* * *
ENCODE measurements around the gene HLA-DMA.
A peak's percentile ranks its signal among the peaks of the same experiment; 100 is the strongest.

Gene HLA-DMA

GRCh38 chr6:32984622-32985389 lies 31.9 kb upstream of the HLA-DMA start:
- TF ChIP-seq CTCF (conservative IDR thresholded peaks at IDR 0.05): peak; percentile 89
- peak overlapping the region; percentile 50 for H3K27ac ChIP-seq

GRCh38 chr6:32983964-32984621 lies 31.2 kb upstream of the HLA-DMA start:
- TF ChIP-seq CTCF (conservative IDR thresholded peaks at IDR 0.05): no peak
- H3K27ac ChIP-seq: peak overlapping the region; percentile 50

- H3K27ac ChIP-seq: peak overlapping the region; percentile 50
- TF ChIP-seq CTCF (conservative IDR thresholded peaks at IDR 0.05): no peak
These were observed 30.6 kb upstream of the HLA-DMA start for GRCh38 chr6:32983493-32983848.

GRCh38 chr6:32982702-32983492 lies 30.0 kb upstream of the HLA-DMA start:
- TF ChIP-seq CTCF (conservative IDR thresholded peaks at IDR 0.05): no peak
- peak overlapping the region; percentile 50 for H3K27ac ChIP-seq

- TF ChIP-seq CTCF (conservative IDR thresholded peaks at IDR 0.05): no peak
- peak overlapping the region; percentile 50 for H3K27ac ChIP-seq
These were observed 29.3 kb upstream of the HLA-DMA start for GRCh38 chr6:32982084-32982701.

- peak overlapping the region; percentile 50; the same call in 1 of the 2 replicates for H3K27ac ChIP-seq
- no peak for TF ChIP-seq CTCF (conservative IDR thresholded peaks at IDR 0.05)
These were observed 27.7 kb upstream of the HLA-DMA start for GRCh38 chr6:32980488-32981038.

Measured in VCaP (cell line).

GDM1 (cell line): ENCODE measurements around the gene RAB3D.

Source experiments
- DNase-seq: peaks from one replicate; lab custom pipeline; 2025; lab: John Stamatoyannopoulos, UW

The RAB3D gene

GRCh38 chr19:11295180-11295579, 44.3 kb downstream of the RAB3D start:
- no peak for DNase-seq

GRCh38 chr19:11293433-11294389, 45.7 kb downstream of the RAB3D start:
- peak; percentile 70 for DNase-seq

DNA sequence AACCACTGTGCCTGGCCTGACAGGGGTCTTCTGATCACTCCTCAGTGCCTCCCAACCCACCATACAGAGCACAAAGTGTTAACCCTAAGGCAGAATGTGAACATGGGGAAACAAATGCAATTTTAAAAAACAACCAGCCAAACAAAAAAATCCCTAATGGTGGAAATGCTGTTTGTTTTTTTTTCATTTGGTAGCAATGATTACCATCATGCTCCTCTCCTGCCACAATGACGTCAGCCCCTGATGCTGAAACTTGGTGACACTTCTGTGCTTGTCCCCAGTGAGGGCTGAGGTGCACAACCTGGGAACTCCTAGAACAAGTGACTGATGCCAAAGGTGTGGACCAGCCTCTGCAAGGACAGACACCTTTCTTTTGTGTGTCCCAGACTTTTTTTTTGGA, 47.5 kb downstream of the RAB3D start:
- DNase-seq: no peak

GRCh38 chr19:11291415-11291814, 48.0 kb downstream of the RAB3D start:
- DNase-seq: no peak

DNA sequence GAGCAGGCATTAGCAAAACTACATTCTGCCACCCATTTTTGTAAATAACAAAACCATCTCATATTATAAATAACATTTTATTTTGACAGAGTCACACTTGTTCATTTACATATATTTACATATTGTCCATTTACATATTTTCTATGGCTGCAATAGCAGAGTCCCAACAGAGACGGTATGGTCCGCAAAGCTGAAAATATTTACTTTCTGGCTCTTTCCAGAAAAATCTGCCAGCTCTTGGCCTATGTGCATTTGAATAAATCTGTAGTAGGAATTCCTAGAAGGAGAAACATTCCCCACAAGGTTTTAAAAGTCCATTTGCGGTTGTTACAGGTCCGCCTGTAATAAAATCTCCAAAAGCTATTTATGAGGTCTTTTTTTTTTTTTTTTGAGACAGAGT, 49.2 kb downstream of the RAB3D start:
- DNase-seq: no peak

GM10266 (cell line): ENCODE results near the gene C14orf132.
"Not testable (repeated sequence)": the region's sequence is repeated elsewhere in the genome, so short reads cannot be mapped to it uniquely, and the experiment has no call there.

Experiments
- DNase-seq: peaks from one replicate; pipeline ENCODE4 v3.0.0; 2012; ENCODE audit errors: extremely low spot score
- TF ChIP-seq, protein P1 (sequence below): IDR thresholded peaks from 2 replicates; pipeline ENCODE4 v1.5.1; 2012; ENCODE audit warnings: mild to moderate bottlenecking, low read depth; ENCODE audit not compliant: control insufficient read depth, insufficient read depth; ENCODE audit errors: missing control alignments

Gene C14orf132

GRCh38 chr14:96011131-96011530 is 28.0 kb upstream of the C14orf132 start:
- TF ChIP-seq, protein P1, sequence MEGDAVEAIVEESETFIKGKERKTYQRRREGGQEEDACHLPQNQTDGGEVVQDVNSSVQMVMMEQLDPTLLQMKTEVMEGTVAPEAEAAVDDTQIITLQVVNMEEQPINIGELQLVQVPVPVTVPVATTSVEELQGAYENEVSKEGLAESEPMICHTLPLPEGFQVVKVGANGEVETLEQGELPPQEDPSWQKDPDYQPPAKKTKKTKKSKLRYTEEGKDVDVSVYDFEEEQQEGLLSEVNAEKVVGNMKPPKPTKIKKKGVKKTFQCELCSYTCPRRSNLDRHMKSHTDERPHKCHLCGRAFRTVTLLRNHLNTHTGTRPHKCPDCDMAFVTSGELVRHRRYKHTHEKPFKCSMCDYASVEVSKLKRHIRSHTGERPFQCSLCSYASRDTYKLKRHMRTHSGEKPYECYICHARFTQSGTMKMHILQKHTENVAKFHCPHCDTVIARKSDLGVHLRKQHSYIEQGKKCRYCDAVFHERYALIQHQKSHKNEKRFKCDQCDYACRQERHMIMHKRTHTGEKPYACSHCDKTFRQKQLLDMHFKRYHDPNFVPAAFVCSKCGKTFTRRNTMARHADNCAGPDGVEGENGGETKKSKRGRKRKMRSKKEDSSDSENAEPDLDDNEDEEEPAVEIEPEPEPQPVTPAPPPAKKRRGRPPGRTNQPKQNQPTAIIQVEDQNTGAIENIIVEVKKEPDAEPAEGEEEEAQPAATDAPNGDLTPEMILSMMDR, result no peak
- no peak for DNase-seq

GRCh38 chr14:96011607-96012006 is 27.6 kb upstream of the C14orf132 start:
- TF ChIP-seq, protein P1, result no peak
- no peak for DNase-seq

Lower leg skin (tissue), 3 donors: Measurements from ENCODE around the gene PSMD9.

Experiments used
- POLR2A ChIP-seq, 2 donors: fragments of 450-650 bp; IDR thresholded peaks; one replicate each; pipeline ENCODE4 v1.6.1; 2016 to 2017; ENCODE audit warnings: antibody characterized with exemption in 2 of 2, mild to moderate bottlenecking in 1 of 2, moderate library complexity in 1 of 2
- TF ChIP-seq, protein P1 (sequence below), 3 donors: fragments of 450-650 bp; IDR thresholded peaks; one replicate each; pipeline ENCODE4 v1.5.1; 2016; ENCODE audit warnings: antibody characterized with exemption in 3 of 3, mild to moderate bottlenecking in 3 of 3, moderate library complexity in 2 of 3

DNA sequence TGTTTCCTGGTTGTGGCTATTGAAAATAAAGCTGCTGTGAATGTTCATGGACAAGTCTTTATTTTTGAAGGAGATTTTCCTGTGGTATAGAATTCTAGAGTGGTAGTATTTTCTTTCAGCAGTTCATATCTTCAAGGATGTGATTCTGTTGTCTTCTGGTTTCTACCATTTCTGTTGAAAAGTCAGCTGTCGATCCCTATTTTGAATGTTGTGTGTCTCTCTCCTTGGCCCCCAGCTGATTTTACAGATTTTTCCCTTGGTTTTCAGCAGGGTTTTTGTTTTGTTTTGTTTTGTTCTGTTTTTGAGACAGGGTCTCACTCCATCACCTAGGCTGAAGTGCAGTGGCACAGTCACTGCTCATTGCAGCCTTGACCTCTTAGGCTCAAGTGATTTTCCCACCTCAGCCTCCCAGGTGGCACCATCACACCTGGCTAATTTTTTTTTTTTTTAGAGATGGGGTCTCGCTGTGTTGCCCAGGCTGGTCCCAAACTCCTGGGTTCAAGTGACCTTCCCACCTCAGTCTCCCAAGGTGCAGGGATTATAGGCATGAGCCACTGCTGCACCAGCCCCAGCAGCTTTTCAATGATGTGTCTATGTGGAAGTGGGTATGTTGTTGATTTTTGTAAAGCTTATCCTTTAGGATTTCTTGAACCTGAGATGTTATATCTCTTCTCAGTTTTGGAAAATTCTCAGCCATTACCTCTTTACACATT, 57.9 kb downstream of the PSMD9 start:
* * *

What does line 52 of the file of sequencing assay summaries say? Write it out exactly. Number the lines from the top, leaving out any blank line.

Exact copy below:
- TF ChIP-seq, protein P1 (sequence below), 3 donors: fragments of 450-650 bp; IDR thresholded peaks; one replicate each; pipeline ENCODE4 v1.5.1; 2016; ENCODE audit warnings: antibody characterized with exemption in 3 of 3, mild to moderate bottlenecking in 3 of 3, moderate library complexity in 2 of 3